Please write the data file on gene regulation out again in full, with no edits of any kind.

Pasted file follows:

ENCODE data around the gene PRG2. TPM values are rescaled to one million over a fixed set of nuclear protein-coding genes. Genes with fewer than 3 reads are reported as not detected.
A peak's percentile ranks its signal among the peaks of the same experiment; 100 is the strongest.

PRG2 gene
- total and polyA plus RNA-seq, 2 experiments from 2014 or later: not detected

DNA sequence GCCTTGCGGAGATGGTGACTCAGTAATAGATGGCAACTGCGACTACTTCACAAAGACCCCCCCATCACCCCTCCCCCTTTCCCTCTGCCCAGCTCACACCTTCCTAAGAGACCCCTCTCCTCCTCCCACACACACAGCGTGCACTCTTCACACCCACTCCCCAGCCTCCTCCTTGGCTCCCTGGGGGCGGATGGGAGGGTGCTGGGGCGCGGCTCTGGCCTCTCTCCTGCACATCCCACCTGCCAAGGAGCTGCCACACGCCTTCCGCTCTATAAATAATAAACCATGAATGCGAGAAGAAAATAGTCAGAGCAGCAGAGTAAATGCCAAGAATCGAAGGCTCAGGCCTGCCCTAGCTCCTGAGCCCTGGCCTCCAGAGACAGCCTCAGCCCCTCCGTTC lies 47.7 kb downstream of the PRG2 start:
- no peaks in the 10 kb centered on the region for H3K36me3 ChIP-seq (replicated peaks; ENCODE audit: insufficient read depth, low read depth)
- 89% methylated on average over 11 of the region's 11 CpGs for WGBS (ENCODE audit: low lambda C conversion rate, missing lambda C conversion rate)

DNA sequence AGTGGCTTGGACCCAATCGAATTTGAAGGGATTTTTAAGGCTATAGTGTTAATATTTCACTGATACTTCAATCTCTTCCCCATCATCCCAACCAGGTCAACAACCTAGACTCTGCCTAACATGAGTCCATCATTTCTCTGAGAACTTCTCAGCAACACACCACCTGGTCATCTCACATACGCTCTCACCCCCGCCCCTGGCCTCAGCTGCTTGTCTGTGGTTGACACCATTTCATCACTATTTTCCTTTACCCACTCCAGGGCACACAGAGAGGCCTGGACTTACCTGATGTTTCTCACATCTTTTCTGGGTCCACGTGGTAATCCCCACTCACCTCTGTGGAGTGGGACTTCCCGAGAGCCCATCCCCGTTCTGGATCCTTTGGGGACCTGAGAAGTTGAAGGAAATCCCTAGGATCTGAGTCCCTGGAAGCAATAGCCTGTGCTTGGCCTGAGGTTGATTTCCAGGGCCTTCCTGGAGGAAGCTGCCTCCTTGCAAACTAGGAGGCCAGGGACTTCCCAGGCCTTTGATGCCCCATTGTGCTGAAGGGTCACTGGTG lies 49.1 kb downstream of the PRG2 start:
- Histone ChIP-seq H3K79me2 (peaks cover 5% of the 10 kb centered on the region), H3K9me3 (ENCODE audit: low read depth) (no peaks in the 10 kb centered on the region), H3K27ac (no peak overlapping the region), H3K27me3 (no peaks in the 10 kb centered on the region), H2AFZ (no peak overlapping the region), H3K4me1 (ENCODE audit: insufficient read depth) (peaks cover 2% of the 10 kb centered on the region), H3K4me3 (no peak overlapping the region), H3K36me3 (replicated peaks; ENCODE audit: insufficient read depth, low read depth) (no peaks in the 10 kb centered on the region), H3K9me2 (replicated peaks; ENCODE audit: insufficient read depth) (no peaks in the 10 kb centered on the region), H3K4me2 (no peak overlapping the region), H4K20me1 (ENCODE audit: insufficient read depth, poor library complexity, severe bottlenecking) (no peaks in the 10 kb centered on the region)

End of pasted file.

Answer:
ENCODE data around the gene PRG2. TPM values are rescaled to one million over a fixed set of nuclear protein-coding genes. Genes with fewer than 3 reads are reported as not detected.
A peak's percentile ranks its signal among the peaks of the same experiment; 100 is the strongest.

PRG2 gene
- total and polyA plus RNA-seq, 2 experiments from 2014 or later: not detected

DNA sequence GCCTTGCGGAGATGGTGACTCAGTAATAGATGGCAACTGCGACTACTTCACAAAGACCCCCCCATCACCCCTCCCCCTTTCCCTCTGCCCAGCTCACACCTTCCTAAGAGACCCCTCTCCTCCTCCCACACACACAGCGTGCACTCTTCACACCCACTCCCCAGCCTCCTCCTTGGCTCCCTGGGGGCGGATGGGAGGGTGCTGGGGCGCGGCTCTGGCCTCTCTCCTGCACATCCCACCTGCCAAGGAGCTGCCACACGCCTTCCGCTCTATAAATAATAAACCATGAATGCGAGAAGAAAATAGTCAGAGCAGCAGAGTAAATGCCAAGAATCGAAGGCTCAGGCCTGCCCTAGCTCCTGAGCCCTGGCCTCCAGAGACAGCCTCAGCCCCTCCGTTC lies 47.7 kb downstream of the PRG2 start:
- no peaks in the 10 kb centered on the region for H3K36me3 ChIP-seq (replicated peaks; ENCODE audit: insufficient read depth, low read depth)
- 89% methylated on average over 11 of the region's 11 CpGs for WGBS (ENCODE audit: low lambda C conversion rate, missing lambda C conversion rate)

DNA sequence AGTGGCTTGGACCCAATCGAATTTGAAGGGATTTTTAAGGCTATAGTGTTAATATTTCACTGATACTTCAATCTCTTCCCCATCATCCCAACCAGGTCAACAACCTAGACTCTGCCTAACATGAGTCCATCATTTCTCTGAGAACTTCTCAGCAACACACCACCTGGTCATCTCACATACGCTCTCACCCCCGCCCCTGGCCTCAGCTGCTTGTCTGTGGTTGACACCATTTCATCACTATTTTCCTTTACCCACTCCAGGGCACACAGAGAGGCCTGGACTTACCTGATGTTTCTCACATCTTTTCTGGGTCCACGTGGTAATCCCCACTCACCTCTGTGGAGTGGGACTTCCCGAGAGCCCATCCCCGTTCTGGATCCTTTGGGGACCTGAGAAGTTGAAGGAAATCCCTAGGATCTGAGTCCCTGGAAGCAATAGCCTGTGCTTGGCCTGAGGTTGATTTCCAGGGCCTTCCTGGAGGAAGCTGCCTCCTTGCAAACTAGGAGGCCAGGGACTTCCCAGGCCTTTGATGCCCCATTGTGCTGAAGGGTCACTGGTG lies 49.1 kb downstream of the PRG2 start:
- Histone ChIP-seq H3K79me2 (peaks cover 5% of the 10 kb centered on the region), H3K9me3 (ENCODE audit: low read depth) (no peaks in the 10 kb centered on the region), H3K27ac (no peak overlapping the region), H3K27me3 (no peaks in the 10 kb centered on the region), H2AFZ (no peak overlapping the region), H3K4me1 (ENCODE audit: insufficient read depth) (peaks cover 2% of the 10 kb centered on the region), H3K4me3 (no peak overlapping the region), H3K36me3 (replicated peaks; ENCODE audit: insufficient read depth, low read depth) (no peaks in the 10 kb centered on the region), H3K9me2 (replicated peaks; ENCODE audit: insufficient read depth) (no peaks in the 10 kb centered on the region), H3K4me2 (no peak overlapping the region), H4K20me1 (ENCODE audit: insufficient read depth, poor library complexity, severe bottlenecking) (no peaks in the 10 kb centered on the region)